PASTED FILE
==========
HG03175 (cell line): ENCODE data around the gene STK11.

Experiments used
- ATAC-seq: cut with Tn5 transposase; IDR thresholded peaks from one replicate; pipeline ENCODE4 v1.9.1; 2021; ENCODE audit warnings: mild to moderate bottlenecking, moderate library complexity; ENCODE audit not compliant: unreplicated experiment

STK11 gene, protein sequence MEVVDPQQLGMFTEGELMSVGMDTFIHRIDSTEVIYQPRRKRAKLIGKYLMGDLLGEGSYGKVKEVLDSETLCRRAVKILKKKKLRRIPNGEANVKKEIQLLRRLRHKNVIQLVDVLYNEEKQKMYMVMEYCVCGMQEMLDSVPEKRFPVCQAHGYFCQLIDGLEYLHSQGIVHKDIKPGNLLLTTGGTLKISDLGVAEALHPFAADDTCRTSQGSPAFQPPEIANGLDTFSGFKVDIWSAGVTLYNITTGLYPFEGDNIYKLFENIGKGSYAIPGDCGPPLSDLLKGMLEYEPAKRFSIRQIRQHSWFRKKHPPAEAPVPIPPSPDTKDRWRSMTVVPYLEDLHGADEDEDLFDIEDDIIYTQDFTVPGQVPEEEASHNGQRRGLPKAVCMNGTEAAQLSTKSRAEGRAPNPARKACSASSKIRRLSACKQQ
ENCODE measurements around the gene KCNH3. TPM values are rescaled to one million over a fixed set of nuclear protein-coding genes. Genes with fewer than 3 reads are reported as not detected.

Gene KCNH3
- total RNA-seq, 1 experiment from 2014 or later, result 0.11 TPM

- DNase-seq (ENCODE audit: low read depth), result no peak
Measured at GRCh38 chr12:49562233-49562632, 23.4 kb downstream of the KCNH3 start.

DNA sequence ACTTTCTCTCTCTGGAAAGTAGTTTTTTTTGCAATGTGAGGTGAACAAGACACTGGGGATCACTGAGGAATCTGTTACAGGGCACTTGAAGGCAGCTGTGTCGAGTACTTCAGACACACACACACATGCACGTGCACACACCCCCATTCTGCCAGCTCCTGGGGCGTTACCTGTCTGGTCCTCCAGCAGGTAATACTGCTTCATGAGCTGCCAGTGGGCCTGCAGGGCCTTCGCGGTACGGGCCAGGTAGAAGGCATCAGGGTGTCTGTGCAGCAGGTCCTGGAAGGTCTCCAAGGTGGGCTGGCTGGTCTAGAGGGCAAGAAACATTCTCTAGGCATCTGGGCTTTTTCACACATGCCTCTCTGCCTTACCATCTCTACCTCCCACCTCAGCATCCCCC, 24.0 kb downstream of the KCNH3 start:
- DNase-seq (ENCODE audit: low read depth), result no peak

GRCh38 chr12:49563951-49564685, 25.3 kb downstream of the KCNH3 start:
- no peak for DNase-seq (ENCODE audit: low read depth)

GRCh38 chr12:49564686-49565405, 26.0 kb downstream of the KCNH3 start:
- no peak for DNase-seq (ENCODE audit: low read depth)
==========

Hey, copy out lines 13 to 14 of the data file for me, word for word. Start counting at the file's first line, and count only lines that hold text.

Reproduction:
- no peak for DNase-seq (ENCODE audit: low read depth)

GRCh38 chr12:49564686-49565405, 26.0 kb downstream of the KCNH3 start: